Puerto Rican athlete trades track for farm
By Jorge J. Muñiz Ortiz
Barranquitas, Puerto Rico, May 14 (EFE).- Jose Melendez, who holds the Puerto Rican record in the 20km race walk and hoped to compete at the 2020 Tokyo Olympics, has swapped his track shoes for boots and a machete to work on the family farm here.
Several elements went into the decision, including an injury that kept him out of the 2019 Pan American Games and the birth eight months ago of his son, Liam.
“We are devoting ourselves to agriculture because I have a child to support and because sport didn’t provide me with enough to live and I needed economic support,” Jose told Efe Friday at the farm in the central town of Barranquitas that bears the name of his father, Luis Melendez.
“My father was the one who taught me love for the land and what the land can give us,” he said, referring to the spread where he and several of his siblings grow bananas, pumpkin, papaya, peppers, taro and lemons.
Even so, the 26-year-old has not abandoned his dream of taking part in the Olympics.
It was two years ago when Melendez set the Puerto Rican record for the 20km race walk at the Oceania Race Walking Championships in Australia.
But injury denied him the chance to compete in the Pan Am Games and the events scheduled for last year were canceled due to the Covid-19 pandemic.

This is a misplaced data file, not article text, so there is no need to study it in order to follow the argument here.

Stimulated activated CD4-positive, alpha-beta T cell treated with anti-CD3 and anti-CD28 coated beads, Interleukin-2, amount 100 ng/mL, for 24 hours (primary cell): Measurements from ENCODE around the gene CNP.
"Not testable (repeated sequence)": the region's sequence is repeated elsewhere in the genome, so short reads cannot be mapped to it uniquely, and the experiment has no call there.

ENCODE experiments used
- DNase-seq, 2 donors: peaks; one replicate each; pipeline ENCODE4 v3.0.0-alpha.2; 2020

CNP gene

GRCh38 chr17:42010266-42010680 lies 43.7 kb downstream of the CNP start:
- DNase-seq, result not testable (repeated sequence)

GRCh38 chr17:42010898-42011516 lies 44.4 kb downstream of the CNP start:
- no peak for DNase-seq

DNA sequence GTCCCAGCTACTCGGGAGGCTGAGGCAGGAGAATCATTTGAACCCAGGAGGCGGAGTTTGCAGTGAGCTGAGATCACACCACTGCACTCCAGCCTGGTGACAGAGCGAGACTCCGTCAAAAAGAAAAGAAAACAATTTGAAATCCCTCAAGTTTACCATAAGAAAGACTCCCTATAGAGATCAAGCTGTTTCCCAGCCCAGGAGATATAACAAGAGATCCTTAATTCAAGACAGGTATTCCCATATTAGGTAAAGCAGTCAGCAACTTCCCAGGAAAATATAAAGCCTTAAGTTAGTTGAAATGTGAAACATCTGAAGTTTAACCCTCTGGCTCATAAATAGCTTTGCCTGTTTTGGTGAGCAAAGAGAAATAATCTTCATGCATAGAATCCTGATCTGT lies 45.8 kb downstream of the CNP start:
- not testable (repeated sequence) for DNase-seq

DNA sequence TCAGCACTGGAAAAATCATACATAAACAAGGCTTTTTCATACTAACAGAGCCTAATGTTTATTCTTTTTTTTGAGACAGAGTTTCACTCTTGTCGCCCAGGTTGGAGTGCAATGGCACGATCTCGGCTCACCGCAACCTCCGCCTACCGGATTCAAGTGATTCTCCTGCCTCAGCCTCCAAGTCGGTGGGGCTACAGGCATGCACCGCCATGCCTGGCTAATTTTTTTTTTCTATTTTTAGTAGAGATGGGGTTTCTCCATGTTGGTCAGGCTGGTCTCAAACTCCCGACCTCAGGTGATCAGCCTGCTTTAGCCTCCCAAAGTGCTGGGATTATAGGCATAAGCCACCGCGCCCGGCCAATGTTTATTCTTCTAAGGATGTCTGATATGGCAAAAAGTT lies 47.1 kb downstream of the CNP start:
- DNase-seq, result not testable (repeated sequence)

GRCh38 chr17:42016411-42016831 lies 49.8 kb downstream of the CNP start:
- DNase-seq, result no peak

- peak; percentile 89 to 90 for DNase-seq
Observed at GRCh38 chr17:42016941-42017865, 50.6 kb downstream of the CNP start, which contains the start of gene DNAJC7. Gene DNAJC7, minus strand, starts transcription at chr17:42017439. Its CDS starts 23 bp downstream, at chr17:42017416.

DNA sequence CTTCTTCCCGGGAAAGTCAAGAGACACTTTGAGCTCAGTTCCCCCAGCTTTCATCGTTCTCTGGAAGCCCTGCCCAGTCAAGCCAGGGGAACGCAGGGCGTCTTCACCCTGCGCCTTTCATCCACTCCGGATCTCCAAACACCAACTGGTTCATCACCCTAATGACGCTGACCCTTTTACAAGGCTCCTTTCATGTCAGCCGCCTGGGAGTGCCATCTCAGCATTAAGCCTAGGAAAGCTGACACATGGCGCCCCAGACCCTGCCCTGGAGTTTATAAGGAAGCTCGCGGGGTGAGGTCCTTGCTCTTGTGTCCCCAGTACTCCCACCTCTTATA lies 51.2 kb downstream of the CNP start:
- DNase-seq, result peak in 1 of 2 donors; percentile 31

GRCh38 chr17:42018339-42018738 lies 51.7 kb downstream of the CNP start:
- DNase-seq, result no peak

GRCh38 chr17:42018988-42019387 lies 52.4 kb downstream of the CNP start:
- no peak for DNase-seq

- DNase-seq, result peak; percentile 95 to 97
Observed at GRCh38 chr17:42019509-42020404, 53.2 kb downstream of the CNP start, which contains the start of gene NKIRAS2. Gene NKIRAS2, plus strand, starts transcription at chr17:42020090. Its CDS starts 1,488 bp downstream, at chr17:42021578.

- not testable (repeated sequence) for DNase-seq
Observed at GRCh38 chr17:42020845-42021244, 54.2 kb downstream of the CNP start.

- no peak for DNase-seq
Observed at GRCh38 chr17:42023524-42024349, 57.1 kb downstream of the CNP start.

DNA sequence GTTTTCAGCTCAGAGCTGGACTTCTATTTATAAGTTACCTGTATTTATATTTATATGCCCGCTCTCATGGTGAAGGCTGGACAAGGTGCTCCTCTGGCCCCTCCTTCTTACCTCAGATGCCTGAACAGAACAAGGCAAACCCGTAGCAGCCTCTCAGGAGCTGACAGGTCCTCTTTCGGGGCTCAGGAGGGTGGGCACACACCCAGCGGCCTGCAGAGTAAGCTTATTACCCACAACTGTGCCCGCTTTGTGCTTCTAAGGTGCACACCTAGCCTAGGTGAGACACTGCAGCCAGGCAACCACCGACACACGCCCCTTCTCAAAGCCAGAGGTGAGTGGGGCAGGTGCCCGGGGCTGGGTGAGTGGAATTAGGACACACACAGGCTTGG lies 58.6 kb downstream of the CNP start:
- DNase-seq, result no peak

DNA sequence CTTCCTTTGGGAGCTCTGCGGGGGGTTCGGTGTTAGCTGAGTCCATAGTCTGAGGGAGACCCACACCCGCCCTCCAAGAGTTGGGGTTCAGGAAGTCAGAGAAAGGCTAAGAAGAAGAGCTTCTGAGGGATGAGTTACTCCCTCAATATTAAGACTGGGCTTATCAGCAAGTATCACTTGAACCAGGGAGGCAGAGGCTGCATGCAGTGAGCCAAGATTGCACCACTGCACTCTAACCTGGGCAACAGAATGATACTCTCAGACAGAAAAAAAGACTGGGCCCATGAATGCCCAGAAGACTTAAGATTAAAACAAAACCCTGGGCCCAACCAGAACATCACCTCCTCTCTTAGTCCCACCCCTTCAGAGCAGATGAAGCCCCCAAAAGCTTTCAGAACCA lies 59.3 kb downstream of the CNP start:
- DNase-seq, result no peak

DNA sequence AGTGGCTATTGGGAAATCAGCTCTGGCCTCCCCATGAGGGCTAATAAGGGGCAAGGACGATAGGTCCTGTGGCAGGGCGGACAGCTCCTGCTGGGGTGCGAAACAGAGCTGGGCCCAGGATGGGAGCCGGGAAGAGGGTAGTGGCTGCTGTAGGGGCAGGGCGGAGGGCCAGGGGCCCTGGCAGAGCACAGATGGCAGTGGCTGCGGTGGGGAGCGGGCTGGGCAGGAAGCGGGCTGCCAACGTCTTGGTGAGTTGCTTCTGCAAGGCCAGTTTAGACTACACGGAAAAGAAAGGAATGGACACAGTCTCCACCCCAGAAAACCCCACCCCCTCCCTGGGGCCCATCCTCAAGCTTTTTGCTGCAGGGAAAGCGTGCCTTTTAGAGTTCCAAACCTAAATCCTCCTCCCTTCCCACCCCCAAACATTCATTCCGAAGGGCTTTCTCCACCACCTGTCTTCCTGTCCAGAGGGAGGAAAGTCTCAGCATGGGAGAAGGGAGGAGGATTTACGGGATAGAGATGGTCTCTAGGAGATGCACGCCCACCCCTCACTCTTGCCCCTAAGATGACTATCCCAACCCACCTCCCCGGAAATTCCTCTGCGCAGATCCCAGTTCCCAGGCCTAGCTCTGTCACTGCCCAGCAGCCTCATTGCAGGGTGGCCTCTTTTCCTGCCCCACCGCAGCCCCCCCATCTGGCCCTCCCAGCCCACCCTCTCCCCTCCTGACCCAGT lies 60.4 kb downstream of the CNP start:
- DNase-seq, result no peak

“Then came the baby, being a father and a family name,” Jose recounts.
Melendez became involved in athletics at the age of 10 while attending Federico Degetau School in Barranquitas, where track coach Ramon Nieves has “discovered” as many as 40 youngsters who went on to have success in the sport.
One day, Nieves put Melendez and some classmates through the paces and spotted Jose’s potential.
“That year I competed in Barranquitas and a year later I was (Puerto Rico’s) national champion,” Melendez said, acknowledging that he initially had no interest in race walking.
Melendez has learned that like sport, agriculture requires discipline.
“If you don’t have that, you won’t get anywhere,” he said, adding that his aim now is to become “one of the best farmers, as I was one of the best athletes in Puerto Rico.”
No matter the future course of his career in sport, Melendez said that he expects to remain a farmer “as long as my legs support me and God wills.”
On the athletic front, he is looking toward the 2024 Olympics in Paris.
“My plans right now are to make a little money and that I will be fine to resume a complete training cycle, which would be an Olympic cycle,” he said.
Noting that race-walkers tend to reach their peak between the ages of 28 and 32, Melendez said he is confident of having enough time to get back to his previous form and qualify for the 2024 Games. EFE